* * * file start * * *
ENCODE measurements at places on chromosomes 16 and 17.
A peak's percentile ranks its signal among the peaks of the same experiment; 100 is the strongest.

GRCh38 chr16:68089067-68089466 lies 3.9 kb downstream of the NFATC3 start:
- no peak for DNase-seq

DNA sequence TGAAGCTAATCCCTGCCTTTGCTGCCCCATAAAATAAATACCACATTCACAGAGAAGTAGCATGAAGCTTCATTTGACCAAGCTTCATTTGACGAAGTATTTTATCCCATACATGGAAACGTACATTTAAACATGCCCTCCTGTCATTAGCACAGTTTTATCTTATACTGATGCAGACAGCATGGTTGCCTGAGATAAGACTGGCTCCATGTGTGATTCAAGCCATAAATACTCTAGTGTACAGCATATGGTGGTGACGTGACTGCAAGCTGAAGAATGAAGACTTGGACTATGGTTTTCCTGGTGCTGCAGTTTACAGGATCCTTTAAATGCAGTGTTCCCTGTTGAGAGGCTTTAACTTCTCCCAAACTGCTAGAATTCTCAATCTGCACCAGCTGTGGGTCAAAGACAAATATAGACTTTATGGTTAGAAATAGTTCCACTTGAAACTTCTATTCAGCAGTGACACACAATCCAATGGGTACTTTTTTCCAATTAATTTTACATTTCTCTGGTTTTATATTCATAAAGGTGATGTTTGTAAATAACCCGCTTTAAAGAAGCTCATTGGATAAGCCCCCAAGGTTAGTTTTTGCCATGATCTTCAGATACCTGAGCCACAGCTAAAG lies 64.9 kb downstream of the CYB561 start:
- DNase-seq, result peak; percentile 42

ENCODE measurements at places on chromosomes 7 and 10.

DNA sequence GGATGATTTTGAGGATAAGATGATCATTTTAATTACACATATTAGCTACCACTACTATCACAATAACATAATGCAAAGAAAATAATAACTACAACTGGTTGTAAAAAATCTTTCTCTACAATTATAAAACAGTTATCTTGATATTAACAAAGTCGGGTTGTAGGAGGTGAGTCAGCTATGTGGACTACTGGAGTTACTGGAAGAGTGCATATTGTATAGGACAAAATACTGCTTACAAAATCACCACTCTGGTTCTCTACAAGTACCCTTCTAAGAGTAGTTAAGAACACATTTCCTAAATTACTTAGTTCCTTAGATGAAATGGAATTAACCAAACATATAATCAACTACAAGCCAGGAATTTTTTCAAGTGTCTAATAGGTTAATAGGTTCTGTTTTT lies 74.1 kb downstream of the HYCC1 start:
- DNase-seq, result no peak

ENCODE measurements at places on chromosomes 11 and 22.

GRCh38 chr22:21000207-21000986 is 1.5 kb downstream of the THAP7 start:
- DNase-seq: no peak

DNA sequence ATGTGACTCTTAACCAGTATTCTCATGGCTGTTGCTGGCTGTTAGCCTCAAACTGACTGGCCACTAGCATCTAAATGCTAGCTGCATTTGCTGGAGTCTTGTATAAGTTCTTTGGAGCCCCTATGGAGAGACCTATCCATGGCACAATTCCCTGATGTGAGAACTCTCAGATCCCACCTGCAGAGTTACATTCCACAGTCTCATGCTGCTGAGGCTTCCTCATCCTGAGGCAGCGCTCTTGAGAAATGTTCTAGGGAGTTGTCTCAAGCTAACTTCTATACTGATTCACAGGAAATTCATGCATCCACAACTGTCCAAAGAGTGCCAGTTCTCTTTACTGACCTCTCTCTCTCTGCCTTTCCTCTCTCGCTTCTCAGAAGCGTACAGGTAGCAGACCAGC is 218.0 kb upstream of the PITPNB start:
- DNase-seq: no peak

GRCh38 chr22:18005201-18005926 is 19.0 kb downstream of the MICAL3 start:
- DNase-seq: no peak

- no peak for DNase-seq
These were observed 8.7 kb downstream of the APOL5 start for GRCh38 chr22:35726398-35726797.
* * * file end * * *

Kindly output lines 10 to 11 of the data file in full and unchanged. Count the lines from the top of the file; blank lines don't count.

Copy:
ENCODE measurements at places on chromosomes 11 and 22.

GRCh38 chr22:21000207-21000986 is 1.5 kb downstream of the THAP7 start: